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Upcoming Elections and Voter Information
Upcoming Elections and Voter Information:
Spring Primary: February 21, 2017
The two leading candidates for State Superintendent of Public Instruction will be chosen in the February 21 Spring Primary. In the race are the incumbent Tony Evers, who has the support of public school advocates, and two challengers -- John Humphries and Lowell Holtz -- who favor vouchers to attend private schools. More information about these candidates can be found on their websites:
Spring Election: April 4, 2017
State offices to be elected are State Superintendent of Public Instruction, Supreme Court Justice, Court of Appeals Judge (Districts 1, 2 and 4), and Circuit Court Judge. There are also local school board elections in some areas.
New Free State ID Card Policy for People without Birth Certificates
The Wisconsin Division of Motor Vehicles has a new policy to help people get a free state ID card, click here to learn more.
Where to Vote
The State of Wisconsin has updated their website for checking your voting status. It can now be found at: https://myvote.wi.gov/. There, you can see where to vote and what your sample ballot will look like by simply putting in your address. You can also enter your name and see if you are registered to vote.
Voter Photo ID in Wisconsin
The U.S. Supreme Court on Mar. 23, 2015 cleared the way for enforcement of Wisconsin’s voter ID law. If you want to be issued a ballot so you can vote, then you must provide "Proof of Identity" or POI. Acceptable proof of identity can be found by clicking here. If you are not registered to vote, then you will both Proof of Identity and "Proof of Residency" or POR. Acceptable proof of residency can be found by clicking here. For more information about this please go to the Wisconsin Elections Commission webiste.
Voting Early or Absentee
Request an Absentee Ballot
Click here to learn about requesting an Absentee Ballot. This can all be done by mail or you can contact your town, village or city clerk’s office during office hours. If you live in a town, contact your town clerk via phone to set up an appointment to vote. Don’t know who your clerk is? Go to https://myvote.wi.gov/ . Enter your name and date of birth, and at the bottom of the page that comes up you will find contact information for your municipal clerk.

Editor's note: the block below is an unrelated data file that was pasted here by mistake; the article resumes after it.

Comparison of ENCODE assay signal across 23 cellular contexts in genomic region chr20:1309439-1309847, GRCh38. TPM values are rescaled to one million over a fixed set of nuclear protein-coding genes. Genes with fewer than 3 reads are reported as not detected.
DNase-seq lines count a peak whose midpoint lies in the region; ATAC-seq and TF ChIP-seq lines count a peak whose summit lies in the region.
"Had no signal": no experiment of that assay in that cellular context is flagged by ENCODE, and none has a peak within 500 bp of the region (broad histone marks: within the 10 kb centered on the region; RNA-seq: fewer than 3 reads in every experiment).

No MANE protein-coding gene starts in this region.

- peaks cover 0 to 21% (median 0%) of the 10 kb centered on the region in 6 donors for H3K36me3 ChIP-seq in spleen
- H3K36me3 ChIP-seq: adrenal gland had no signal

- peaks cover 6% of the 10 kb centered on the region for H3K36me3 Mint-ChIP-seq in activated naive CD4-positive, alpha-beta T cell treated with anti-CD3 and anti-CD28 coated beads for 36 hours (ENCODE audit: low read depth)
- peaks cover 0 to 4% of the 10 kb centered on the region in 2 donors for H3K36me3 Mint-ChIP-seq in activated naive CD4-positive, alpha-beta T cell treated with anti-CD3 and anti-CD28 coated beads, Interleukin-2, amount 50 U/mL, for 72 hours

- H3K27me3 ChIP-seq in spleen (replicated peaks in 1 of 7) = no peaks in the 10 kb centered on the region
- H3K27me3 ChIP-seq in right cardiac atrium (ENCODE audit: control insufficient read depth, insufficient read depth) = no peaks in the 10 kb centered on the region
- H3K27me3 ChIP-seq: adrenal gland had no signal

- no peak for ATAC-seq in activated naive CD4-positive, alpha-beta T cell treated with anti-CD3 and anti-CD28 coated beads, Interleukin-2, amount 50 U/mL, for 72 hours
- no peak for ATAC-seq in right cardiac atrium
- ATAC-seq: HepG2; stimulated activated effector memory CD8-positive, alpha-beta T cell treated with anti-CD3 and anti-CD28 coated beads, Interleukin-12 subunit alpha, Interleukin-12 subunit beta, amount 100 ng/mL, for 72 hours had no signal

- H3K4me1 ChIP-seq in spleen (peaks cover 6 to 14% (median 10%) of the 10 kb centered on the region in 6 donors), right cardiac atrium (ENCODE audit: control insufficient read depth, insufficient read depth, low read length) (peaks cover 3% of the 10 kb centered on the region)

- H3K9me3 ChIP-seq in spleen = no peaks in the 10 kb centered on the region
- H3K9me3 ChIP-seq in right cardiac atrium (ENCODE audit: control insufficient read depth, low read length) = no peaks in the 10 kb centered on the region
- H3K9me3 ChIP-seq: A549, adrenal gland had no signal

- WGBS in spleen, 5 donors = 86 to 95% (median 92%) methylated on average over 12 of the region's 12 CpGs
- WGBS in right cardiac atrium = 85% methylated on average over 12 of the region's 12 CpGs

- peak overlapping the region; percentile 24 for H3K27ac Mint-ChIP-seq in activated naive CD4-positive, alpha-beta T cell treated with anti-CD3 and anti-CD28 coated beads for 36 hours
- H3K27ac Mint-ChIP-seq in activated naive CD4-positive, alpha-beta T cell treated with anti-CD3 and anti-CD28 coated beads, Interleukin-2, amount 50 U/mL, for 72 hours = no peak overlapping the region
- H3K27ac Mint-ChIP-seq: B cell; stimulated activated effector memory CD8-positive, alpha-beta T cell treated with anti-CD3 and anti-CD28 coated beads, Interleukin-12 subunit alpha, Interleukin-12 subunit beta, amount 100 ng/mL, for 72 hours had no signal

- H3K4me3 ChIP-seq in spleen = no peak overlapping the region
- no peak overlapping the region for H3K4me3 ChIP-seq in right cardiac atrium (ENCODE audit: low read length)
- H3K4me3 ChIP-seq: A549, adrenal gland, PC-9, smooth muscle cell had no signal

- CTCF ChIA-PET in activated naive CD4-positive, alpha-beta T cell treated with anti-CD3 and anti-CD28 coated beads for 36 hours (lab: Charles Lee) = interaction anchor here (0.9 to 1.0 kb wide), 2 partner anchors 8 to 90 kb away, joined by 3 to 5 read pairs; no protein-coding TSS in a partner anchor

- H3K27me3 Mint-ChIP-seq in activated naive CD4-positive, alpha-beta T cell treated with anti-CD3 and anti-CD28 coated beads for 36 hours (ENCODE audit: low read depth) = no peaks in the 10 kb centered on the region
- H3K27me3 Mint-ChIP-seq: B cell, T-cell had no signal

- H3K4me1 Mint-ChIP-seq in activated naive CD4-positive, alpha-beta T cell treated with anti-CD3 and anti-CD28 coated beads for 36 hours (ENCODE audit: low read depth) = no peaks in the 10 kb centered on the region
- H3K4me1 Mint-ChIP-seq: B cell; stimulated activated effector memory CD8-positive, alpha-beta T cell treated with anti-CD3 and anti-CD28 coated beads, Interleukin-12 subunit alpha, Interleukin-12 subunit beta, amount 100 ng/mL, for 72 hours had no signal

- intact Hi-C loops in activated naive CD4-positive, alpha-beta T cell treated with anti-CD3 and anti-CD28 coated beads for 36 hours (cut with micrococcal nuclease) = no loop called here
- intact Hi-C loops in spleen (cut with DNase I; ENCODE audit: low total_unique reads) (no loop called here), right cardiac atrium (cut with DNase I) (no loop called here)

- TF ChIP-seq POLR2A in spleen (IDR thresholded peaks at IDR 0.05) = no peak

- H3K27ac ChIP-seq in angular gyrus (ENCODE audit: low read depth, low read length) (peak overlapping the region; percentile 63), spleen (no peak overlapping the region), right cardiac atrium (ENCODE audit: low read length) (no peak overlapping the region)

Vote Early in Person at the Clerk’s Office
Absentee voting in the clerk’s office is now restricted to the two weeks before an election. Absentee voting ends at the close of business the Friday before the election. The new law prohibits absentee voting and voter registration the Saturday, Sunday or Monday before an election. To vote early go to your town, village or city clerk’s office during office hours or contact your town clerk via phone to set up an appointment to vote.
Voter Registration Changes
If you have not registered to vote, you are encouraged to register now!
You can register to vote up until the Friday before the election or on Election Day. You must reside at your address for 28 consecutive days to be eligible to vote, and you may no longer use a corroborating witness as proof of residence. Proof of residence is required when registering less than 20 days before an election, on Election Day, and for first time Wisconsin voters registering by mail. For more information on acceptable proof of residence documents contact your local municipal clerk.
Learn More about the Candidates
A good resource for learning more about the candidates running on a statewide basis is Wisconsin Vote a service of Wisconsin Public Television and Wisconsin Public Radio.
LOOKING FOR THE TRUTH about controversial political ads or claims?
Check out POLITIFACT WISCONSIN which is a nonpartisan fact-checking website that focuses on truth-telling in Wisconsin politics. FactCheck.org provides invaluable information on the national political scene. For Internet Rumors: See FactCheck Viral Spiral at http://factcheck.org/hot-topics/ or Snopes at http://www.snopes.com/politics/politics.asp
Interested in running for Office Yourself?
The Wisconsin Election Commission has information about what it takes to get your name on the ballot. Click here to go to their site and learn more.
The League of Women Voters of Wisconsin (LWV) is another resource you can go turn to for information about what it takes to run for an office. Here is a link to their website.